Nectar (juice by any other name) makes a sweet-and-sour sauce that also pairs well with pork chops or chicken. The orange elements in this dish beg for another vibrant color—perhaps steamed broccoli and red bell pepper—on the side.
Nutrition per serving may change if servings are adjusted.
2 tablespoons all-purpose flour
¼ teaspoon salt
¼ teaspoon freshly ground pepper
8 ounces turkey cutlets
2 teaspoons canola oil
1½ tablespoons minced shallot, or onion
1½ teaspoons minced fresh ginger
⅓ cup apricot or peach nectar, (see Tips for Two)
⅓ cup reduced-sodium chicken broth, (see Tips for Two)
1 tablespoon cider vinegar, or white-wine vinegar
½ teaspoon brown sugar
2 tablespoons chopped dried apricots
1 teaspoon chopped fresh mint, or ¼ teaspoon dried
Combine flour, salt and pepper in a shallow dish. Dredge turkey in the flour mixture.
Heat oil in a medium nonstick skillet over medium-high heat. Add the turkey and cook until golden and cooked through, 2 to 3 minutes per side. Transfer to a plate and cover with foil to keep warm.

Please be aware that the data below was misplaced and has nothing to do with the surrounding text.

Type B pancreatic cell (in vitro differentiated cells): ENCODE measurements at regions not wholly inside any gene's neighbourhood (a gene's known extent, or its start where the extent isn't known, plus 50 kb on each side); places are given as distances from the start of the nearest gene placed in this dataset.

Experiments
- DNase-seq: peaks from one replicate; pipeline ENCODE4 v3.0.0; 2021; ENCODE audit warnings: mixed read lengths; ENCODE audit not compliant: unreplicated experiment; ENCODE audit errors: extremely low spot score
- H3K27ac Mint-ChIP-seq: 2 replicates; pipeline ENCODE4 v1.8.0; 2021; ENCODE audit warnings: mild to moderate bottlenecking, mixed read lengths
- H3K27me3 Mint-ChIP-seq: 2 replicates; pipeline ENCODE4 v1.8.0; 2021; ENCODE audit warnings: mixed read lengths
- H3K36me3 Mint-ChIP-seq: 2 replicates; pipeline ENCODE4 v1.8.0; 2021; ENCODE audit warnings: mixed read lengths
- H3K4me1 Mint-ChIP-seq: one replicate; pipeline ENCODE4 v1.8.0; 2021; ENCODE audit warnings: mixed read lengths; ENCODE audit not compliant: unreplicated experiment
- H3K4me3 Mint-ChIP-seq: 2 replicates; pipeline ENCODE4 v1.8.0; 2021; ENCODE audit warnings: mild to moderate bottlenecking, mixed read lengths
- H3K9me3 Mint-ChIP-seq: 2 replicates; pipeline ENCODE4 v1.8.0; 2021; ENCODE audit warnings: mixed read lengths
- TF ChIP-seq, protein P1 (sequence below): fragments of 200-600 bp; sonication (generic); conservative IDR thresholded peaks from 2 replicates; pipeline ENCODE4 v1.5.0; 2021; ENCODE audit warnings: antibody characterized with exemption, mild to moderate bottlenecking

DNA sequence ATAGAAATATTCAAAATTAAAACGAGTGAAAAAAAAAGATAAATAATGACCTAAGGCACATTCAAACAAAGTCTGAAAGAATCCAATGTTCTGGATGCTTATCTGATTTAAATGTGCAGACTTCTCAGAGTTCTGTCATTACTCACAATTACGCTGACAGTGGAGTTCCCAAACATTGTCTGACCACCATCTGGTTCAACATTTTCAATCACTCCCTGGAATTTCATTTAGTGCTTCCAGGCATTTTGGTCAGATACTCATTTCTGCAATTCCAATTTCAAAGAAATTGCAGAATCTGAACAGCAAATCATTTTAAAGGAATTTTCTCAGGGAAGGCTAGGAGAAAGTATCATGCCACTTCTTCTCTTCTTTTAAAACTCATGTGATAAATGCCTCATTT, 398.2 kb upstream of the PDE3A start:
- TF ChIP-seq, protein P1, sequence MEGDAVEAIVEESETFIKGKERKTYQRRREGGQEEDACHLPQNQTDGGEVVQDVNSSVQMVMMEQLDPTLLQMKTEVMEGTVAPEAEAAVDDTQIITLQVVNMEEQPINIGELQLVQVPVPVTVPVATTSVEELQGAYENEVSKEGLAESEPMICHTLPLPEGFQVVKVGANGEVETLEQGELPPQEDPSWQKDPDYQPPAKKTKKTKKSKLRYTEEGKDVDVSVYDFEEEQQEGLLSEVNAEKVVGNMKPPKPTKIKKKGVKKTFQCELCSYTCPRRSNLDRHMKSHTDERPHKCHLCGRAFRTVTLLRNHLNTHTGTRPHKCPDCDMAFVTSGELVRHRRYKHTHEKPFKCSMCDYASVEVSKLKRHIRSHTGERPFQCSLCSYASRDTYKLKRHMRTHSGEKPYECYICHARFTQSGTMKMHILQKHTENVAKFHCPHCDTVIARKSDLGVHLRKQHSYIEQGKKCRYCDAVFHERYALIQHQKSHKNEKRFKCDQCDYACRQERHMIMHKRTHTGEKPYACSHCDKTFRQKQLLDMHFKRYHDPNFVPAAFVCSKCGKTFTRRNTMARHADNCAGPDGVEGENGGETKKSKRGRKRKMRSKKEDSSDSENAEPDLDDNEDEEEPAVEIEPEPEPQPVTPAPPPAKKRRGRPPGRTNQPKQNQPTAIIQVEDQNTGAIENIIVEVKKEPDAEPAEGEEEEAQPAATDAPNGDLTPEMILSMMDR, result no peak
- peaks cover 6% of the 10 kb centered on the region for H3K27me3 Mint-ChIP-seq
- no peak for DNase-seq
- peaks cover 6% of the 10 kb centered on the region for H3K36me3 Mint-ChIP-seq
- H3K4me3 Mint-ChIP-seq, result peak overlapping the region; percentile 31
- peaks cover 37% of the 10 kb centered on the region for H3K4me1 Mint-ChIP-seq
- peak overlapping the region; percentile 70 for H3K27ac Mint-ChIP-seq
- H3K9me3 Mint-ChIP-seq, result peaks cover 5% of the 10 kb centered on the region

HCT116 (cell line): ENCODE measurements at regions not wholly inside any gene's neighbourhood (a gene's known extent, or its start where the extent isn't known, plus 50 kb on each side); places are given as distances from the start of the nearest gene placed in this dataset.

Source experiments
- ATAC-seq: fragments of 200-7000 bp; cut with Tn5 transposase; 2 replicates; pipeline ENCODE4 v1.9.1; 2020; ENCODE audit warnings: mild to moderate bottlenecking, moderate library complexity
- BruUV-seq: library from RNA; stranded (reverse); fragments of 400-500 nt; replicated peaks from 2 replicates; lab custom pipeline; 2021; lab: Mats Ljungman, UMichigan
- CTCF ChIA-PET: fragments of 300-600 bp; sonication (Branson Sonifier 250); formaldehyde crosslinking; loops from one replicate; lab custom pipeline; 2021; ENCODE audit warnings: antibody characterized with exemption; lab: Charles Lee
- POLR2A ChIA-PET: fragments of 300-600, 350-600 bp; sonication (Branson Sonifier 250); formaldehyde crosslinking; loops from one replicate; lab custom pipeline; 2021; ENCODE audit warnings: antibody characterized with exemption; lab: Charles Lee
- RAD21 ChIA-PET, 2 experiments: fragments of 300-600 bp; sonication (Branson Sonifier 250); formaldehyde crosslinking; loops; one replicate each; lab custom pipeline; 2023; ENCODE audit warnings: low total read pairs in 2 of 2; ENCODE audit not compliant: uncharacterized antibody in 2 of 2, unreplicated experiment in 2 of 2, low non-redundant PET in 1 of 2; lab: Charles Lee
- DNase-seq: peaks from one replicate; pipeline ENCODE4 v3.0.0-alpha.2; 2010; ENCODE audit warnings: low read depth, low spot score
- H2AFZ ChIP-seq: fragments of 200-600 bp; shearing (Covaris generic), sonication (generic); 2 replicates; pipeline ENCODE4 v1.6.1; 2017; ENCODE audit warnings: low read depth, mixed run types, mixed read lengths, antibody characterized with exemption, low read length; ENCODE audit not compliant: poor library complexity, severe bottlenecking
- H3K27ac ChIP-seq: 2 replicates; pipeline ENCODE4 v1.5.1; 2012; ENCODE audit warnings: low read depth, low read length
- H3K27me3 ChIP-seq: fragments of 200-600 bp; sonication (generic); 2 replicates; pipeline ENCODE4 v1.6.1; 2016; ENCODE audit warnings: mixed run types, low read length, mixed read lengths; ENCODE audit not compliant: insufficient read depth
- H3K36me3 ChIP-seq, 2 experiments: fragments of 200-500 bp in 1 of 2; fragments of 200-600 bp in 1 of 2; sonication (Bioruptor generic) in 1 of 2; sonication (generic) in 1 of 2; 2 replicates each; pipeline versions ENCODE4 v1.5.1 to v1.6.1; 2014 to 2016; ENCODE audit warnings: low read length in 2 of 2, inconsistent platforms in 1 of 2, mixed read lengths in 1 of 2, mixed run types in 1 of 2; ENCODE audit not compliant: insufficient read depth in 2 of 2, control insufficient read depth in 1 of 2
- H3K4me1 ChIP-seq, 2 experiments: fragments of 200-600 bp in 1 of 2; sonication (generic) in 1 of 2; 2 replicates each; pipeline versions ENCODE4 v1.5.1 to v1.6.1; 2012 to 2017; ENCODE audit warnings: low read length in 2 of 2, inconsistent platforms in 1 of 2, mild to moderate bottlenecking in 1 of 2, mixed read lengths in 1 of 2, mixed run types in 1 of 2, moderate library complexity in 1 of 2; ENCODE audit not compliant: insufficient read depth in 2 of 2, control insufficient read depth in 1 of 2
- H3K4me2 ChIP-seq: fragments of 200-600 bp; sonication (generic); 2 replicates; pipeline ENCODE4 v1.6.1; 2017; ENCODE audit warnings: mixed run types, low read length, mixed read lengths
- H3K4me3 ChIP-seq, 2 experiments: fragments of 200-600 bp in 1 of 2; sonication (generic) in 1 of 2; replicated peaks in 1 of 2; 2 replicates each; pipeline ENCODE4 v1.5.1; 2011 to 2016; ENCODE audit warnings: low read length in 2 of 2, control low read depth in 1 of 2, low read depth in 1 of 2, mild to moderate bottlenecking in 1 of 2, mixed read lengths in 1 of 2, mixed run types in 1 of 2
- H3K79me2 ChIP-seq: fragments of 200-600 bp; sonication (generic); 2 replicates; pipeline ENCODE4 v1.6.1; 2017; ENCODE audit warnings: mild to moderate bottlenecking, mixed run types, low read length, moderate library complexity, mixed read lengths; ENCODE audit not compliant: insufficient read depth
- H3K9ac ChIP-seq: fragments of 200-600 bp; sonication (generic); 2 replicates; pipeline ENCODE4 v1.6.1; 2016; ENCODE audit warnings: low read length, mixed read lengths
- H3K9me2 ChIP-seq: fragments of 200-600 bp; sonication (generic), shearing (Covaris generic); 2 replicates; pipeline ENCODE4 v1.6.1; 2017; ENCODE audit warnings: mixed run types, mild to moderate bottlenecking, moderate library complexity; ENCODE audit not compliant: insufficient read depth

Add shallot (or onion) and ginger to the pan. Cook, stirring, until fragrant, about 30 seconds. Add nectar, broth, vinegar and sugar; bring to a boil, stirring. Add apricots and cook until the apricots are tender and the sauce has reduced slightly, 2 to 3 minutes. Remove from the heat and stir in mint. Spoon the sauce over the turkey.
Tips for Two: Refrigerate leftover nectar for up to 1 week. Add to smoothies; whisk into salad dressing; combine with sparkling water for a refreshing nonalcoholic beverage.
Store leftover canned broth up to 5 days in the refrigerator or up to 3 months in your freezer. Leftover broth in aseptic packages keeps for up to 1 week in the refrigerator. Add to soups, sauces, stews; use for cooking rice and grains; add a little when reheating leftovers to prevent them from drying out.